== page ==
Rock and roll, lifestyle and the working class



Re: Rock and roll, lifestyle choices and the working class

Postby wolfgangguhl » Mon Aug 19, 2013 7:39 pm

PeterC wrote:I personally listen to and enjoy music from all eras and in many genres, but I'm basically a pop music fan. I can't listen to too much "serious" music, nor hard rock these days... and when I do listen to "rock" it tends to have a "pop" edge to it (ie Queen rather than Led Zeppelin, and The Boomtown Rats rather than The Clash).

Today I've been listening to the New Seekers and Del Shannon, both who crafted commercial and enjoyable pop songs that probably didn't change the world too much. As for "Americana", I tend to be more of an Anglophile (particularly for music made after the 50s & early 60s) though again there's plenty of exceptions such as Motown, surf, folk-rock, etc. 8)


Elton John must be the perfect choice for you then. The ultimate pop artist in my opinion and he is even from England.
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Re: Rock and roll, lifestyle choices and the working class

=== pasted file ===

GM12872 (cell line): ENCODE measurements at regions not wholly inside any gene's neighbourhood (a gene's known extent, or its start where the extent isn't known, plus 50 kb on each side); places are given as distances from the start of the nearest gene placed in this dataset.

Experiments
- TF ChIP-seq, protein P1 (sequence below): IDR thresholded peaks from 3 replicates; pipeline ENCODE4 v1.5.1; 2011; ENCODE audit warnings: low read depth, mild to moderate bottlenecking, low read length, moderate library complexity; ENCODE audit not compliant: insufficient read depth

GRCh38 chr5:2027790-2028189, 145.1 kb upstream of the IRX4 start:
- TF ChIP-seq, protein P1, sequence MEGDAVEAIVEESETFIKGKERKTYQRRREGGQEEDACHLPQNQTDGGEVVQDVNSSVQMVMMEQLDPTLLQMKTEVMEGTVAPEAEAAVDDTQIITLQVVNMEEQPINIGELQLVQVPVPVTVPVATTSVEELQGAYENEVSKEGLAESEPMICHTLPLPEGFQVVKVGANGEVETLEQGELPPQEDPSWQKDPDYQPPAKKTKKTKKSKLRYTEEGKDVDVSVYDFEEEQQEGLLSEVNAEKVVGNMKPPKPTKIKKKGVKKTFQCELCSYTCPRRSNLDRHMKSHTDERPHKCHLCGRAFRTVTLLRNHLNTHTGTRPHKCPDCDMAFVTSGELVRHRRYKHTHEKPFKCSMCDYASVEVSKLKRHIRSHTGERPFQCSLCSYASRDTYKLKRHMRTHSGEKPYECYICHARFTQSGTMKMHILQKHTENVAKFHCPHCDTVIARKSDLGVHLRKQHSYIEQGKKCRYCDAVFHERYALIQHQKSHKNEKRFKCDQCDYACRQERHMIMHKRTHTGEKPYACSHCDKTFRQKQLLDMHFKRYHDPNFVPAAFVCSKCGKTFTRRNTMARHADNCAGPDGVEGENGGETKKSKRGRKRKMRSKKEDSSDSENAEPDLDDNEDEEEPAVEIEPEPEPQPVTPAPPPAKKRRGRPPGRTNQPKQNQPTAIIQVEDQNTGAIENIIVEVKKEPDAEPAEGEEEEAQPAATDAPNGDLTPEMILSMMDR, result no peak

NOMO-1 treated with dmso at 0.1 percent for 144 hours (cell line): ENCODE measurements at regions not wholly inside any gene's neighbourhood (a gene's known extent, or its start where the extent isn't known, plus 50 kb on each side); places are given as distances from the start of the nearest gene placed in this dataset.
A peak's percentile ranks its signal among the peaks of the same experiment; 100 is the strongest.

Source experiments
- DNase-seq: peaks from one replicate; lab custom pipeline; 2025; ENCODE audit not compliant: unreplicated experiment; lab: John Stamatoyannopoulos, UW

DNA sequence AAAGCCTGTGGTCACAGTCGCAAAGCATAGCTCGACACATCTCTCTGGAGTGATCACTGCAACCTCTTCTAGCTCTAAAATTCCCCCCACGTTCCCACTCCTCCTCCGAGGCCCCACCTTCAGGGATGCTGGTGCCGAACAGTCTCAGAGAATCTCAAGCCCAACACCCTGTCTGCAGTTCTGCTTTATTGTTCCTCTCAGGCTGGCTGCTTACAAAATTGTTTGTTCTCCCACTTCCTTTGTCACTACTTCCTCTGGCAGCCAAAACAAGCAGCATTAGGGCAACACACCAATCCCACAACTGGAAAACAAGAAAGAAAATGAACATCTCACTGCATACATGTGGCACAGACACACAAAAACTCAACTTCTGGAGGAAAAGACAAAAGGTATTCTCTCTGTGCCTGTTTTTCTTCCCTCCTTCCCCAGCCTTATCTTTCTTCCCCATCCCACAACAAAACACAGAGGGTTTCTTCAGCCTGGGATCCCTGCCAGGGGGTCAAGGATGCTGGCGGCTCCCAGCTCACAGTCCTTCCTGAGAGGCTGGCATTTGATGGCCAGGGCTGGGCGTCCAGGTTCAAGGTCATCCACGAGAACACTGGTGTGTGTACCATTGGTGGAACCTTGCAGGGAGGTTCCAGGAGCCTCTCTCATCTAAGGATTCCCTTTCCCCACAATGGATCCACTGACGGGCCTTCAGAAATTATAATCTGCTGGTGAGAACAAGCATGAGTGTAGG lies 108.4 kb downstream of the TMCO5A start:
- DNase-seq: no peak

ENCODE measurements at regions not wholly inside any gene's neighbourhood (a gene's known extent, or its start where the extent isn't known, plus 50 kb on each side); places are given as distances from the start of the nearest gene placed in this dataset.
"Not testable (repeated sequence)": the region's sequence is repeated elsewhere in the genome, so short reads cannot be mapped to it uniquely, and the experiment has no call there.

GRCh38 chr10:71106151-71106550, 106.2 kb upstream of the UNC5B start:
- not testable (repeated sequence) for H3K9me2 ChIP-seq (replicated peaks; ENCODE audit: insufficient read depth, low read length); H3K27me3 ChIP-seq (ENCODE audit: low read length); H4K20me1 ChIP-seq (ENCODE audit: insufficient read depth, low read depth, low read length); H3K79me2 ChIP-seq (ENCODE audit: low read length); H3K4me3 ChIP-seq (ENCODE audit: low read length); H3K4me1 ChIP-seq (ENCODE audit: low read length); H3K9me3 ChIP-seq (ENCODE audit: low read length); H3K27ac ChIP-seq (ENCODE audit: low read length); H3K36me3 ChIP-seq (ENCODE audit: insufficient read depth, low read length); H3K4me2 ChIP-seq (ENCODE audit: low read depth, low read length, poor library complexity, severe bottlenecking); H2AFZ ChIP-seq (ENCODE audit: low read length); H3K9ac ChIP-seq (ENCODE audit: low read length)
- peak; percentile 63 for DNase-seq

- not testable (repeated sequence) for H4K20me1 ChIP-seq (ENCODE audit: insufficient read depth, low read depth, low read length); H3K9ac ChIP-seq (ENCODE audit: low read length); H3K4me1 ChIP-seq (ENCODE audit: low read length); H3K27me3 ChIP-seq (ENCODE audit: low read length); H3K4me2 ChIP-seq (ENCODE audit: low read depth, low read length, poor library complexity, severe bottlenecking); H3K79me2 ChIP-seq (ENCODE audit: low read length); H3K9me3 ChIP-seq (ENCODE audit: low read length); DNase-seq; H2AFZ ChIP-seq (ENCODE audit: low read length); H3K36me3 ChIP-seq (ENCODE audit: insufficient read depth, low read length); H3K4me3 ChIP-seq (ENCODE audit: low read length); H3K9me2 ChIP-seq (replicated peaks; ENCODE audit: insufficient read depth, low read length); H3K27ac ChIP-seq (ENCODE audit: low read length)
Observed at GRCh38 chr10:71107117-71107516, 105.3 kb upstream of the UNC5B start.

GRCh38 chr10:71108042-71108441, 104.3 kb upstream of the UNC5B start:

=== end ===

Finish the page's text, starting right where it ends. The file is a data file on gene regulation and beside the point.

Postby wolfgangguhl » Mon Aug 19, 2013 7:49 pm

Fans of Jerry Lee Lewis probably tend to be more tolerant than the average R&R-only fan as JLL himself has played in a variety of styles through the years. Rock'n'Roll, Blues, Gopsel, Country, just to mention a few.
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Re: Rock and roll, lifestyle choices and the working class

Postby PeterC » Mon Aug 19, 2013 7:57 pm

wolfgangguhl wrote:Elton John must be the perfect choice for you then. The ultimate pop artist in my opinion and he is even from England.


I've never found him a convincing rocker, but I like many of his slower songs. Some people (Jerry Lee Lewis, John Lennon, Rod Stewart) are great at all styles of music, others not so much. Paul McCartney is another superb balladeer who isn't much of a rock 'n' roll singer...
Last edited by PeterC on Mon Aug 19, 2013 7:59 pm, edited 1 time in total.
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Re: Rock and roll, lifestyle choices and the working class